Forget About the Highlight Reel

Photo Copyright © 2013 Micah Tapman/CBMT Creative

A lot of people mistake flashy ultimate for “good” ultimate—they think that chest-high layouts or 10-foot grabs in wolf packs are hallmarks of the elite game. But I beg to differ. It’s true, sometimes incredible feats of athleticism are the only way to save a possession or get a block—and they aren’t easy to execute. Still, it’s the most mundane things that often make the biggest impacts on the field.

It’s easy to see the things at which players like Beau, Alex, or Surge excel. Surely we’ve all seen the video of Beau jumping over that poor guy; Alex shredding zone defenses in 30 mph gusts; and Surge beating her girl to the disc 9 out of 10 times regardless of whether she’s on O or D. They’re all unquestionably talented ultimate players at face value, but if you look closer you’ll see that they are so dominant because they do the little things right. I had the privilege of being teammates with these and 16 other amazing players, and here’s what they taught me.

Go back to basics. The best elite ultimate players have impeccable fundamentals, and they use them constantly and consistently. They take what the defense is giving them, get good body position, throw with balance, move the mark with fakes, maintain good footwork, and match hips on defense. Everything else is just fluff. Now, there’s nothing wrong with fluff per se, and I enjoy it as much as the next spectator, but I guarantee that a fundamentally sound player is always more reliable and therefore more valuable than a highlight reel player. When you stray from the fundamentals, you make your life and your teammates’ lives harder. For instance, without balance, you can’t throw with accuracy. Without accuracy, you throw more incompletions, or someone has to make big plays to save your butt—I’ve been plenty guilty of this myself. So as counterintuitive as it may seem, if you want to elevate your game, always go back to the basics.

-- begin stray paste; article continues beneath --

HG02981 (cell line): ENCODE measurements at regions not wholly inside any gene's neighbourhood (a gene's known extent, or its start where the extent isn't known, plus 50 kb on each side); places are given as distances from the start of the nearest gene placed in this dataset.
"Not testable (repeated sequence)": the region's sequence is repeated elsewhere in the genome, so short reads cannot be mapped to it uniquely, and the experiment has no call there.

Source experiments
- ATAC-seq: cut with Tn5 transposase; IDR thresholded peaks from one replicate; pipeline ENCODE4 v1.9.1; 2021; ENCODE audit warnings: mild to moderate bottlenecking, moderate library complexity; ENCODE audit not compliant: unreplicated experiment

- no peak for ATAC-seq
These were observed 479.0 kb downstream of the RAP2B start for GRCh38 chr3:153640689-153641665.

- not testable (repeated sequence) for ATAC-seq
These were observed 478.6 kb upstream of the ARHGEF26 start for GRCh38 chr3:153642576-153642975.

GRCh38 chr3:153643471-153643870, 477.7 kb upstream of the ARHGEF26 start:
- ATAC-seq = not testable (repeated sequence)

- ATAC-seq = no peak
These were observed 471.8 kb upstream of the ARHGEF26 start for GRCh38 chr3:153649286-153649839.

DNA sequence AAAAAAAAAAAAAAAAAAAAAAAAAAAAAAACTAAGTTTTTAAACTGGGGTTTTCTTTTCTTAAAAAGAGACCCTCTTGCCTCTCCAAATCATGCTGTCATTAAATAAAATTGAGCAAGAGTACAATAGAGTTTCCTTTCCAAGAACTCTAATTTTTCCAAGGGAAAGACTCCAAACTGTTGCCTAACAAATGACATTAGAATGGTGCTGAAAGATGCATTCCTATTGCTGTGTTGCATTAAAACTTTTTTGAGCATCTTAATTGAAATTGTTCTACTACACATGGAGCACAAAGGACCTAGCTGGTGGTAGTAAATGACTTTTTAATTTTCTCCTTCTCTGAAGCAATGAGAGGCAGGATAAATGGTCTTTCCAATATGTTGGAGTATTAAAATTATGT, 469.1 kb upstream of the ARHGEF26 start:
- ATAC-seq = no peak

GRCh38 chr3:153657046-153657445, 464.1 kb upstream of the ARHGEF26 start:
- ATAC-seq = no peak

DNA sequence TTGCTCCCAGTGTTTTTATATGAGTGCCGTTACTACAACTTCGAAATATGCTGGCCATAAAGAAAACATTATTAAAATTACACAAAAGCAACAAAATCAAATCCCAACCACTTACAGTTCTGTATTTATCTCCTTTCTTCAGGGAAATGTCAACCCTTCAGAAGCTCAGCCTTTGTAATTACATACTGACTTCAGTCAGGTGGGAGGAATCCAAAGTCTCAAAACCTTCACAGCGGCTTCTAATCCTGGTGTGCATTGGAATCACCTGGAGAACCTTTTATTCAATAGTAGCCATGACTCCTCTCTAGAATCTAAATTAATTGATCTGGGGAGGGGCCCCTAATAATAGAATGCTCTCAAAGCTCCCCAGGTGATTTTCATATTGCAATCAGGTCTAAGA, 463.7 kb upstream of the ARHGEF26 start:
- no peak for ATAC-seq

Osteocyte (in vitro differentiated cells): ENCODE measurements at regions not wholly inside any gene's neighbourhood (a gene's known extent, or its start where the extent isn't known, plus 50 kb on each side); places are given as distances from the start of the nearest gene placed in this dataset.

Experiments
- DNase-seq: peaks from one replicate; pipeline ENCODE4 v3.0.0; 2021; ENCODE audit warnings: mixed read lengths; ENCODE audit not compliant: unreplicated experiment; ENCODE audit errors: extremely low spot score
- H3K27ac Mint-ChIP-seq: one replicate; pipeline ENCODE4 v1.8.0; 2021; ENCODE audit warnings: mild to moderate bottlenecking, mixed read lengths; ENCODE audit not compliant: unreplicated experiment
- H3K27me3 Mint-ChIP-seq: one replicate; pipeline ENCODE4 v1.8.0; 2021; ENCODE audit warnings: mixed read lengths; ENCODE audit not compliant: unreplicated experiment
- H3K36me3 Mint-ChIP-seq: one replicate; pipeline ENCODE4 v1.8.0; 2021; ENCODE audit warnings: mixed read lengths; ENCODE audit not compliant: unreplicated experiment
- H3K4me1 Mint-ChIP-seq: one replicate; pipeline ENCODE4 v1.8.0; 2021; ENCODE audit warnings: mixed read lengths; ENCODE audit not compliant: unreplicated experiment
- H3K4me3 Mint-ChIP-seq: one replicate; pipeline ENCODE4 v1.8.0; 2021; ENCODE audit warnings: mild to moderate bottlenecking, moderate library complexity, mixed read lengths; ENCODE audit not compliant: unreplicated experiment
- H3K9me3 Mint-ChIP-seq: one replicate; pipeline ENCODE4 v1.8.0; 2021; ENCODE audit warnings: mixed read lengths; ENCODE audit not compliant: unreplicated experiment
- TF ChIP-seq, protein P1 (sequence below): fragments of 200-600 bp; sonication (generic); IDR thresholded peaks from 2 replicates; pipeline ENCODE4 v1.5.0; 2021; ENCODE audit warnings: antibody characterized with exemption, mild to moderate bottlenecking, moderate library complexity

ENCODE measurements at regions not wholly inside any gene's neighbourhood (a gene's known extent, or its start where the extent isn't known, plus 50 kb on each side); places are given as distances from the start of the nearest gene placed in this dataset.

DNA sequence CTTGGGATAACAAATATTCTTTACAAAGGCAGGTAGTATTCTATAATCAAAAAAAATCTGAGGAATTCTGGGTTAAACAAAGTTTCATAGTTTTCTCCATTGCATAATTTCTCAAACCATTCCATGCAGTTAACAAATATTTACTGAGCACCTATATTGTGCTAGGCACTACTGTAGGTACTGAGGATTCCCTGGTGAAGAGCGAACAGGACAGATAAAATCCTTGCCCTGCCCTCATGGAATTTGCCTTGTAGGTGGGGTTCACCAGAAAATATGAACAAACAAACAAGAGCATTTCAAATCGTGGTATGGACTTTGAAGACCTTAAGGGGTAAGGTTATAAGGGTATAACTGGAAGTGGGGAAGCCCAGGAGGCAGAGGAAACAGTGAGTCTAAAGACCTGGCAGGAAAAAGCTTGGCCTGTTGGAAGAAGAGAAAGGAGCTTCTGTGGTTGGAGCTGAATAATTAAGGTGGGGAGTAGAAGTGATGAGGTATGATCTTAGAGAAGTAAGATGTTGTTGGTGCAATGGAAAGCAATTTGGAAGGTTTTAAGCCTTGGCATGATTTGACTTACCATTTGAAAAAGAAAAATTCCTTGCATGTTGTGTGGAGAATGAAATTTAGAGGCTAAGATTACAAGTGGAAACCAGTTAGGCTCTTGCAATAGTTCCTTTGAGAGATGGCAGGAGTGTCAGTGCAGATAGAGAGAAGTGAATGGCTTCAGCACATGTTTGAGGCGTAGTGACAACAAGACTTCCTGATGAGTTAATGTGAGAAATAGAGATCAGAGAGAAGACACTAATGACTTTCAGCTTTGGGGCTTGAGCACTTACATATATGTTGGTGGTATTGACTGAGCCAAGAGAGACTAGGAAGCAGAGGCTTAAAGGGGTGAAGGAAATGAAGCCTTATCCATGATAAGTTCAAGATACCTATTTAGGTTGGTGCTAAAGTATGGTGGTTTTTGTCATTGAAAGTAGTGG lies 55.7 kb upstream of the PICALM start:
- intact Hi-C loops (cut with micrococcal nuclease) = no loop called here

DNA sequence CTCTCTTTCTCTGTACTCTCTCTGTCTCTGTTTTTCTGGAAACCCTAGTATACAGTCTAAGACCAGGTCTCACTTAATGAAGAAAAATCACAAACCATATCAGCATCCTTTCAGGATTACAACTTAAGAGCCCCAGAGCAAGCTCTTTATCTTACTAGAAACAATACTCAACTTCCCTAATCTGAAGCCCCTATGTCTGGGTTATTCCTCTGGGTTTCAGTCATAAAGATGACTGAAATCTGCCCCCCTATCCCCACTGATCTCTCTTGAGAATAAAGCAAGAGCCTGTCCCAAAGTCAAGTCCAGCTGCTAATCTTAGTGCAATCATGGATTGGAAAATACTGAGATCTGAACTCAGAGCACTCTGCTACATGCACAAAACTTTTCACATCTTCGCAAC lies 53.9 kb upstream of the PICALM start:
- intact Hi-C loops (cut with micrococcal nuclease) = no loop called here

Play smarter, not just harder. Here’s the thing: if you constantly have to layout or make other big plays, you’re probably doing something wrong. To be fair, big plays can result from good work ethic. If you D’d a player who’s faster than you because you put in the track work all season or because you showed more grit, awesome! But physical ability and grit are just two of the three tools that can make you a great player. The third and far too underrated of this trifecta, if you will, is field IQ, and learning how to strike a good balance between these three is the key to success. For example, fitness and grit enhance good field IQ. You may know where you need to be (IQ), but sometimes you have to fight fatigue to get yourself there (fitness, grit). Conversely, field IQ can enhance fitness. You may be able to burn your defender deep (fitness), but if you don’t give your thrower a good throwing window or if you don’t time your cut well (IQ), you’re not setting yourself up for success.

On another point, better fitness frees up your energy for better mental focus. If you’re constantly on the verge of puking from fatigue, chances are you’re in no mental state to make good decisions on the field. Strike that balance.

Playing against my USA teammates taught me that you can’t just muscle your way through a point against the best opponents. You have to play with good fundamentals and with intelligence. No matter what level you reach in ultimate, you’ll never stop learning these lessons. That definitely stood true for me throughout the World Games experience, and I’ve grown as a player because of it. So to sum up:

  • Basic ultimate = beautiful ultimate. And there’s nothing boring about that.
  • Play smart. Your brain is as crucial to making a good cut as are your quads and hamstrings.
  • Keep working hard. Better fitness allows you to make those last resort athletic plays, but more importantly, it frees up your energy to use for mental focus.

 
Team USA taught me the importance of applying these principles whenever I step onto the field. It won’t be easy, but I welcome the challenge.

Issue No. 2 | World Games

October 2, 2013